The restaurant is actually located in the separate building closer to the main road and there are ample parking beside the restaurant since driving is probably the only way to get here. Once again, I made the reservation through Open Table and inside the restaurant, we were led into the quieter section that has a door leading to the outdoor patio.
The size of the restaurant felt more compact but it was more snug rather than cramped. Diners choose from a set menu of 3 or 4 courses, of which one is a sweet option. There is a list of dishes to choose from in each of the courses which is changed seasonally. The set meal prices were not cheap but I think quite reasonable at $79 for the 3 course and $94 for the 4 course meal.
Once we made the selection, the server came with some bread and butter and a portion of amuse bouche for each of us. The amuse bouche was an early spring pea and carrot puree dusted with prosciutto and it was quite delicious. I always think of amuse bouches as something to whet the appetite and good ones usually leaves diners wanting for more! There was quite some time between the amuse bouche and the appetizer so I took the time to walk around the grounds of the Inn to explore the facilities that the place has to offer.
To start the meal, I ordered the grilled octopus which came with salted black bean, jalapeños, pear, ginger, chives, and miso balsamic vinaigrette. The octopus was perfectly seasoned and grilled to the right texture.
Meanwhile my partner had the basil ginger crab flan, which was essentially a platter comprised of 3 items, the flan, a tempura of crab leg, and a salad of daikon radish, carrot, cabbage, and tamarind. The presentation of both appetizers looks good and the only bad thing was that the portion was a bit too small as they were all too tasty!
For the main course, I had the restaurant’s acclaimed rabbit dish which consisted of applewood smoked bacon wrapped rabbit loin, roasted rack of rabbit, and a confit of rabbit leg, served with whole grain mustard cream sauce and Yukon potatoes. It is one of the most interesting rabbit dishes served since most rabbit dishes I have seen usually comprises of the leg and it is rare to see the rack being served since it was so small. The loin was perhaps the weakest link in this dish but it was still nicely cooked though I just found it a tad too salty. The confit of leg was again very tender and had the perfect flavour with the mustard cream. The rack was the highlight of the dish as it was juicy though the meat was just too little.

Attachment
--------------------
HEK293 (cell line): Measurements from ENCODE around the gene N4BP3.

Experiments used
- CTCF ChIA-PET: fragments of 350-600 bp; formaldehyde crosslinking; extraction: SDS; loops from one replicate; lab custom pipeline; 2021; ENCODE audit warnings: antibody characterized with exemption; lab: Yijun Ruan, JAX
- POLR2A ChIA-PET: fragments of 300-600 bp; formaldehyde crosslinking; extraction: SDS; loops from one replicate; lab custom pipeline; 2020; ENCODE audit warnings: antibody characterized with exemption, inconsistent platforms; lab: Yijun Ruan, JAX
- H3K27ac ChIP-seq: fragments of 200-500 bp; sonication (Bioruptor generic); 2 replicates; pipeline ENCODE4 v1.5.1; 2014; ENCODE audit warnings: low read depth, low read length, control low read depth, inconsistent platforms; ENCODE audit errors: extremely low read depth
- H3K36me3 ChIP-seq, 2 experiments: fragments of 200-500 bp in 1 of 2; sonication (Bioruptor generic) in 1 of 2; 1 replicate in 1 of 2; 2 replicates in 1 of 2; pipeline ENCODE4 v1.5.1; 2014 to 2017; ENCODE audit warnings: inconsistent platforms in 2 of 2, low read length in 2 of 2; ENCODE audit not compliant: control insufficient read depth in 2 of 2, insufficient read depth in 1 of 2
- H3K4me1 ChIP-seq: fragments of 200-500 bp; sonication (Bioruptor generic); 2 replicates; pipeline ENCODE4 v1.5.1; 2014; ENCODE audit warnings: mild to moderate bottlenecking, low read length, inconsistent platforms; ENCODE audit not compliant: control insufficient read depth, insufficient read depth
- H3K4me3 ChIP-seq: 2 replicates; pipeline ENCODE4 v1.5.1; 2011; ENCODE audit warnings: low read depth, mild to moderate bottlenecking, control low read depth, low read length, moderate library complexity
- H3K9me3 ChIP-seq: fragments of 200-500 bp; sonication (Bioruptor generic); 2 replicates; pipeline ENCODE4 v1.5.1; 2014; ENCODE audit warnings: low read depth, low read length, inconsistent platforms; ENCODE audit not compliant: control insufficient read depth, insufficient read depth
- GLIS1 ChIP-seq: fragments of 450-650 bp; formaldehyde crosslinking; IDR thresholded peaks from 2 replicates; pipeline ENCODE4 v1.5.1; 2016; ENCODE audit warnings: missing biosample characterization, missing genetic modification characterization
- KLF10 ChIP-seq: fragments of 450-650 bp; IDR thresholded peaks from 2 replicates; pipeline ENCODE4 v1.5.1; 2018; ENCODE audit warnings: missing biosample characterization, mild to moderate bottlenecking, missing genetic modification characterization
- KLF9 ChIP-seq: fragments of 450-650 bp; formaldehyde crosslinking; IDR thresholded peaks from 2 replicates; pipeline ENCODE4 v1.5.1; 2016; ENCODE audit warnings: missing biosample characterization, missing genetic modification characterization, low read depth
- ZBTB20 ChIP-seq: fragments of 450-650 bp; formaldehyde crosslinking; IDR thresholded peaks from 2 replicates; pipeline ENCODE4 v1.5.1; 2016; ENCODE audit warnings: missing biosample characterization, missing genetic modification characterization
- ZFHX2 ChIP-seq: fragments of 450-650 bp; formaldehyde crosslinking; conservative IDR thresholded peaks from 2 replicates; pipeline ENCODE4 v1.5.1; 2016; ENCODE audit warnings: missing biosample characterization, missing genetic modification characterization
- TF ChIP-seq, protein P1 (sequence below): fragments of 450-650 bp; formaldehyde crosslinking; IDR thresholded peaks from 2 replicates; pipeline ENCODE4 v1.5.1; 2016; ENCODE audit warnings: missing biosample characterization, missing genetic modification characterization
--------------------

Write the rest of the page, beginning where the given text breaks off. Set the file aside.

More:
The other main course we ordered was the Snake River pork rib chop that was served with prosciutto, snap pea, spring onion, green garlic, olive, fava leave tapenade, and Floriani polenta. This dish was another spectacular dish in its own right. The pork chop was well marinated and tender for a thick cut. One of the better pork chop dishes I have tasted.
After such an amazing main course, I was really looking forward to the dessert and it did not fail. I had the chocolate soufflé which was served with coffee Kahlua crème anglaise and I think this is by far the best tasting soufflé I had. The chocolate flavour was just nice and not too overbearing and what made me love the dish was the addition of the coffee-scented cream that was the best thing ever!
Even my partner’s rose scented fresh strawberries lafaza was another beautiful dish that was served with vanilla bean ice cream, Mara de Bois strawberry sorbet all presented in a vanilla wafer lattice. I did not have much of her dish since I really liked my soufflé a lot but I had a taste and it made me think if there is even a dish I did not like here.
My dinner at Farmhouse Inn is perhaps one of the dining highlights of Sonoma and Napa Valley such that I heavily recommend visitors in this area to make it a point to have dinner here. I would certainly return to visit if I happen to be in the Bay Area once again.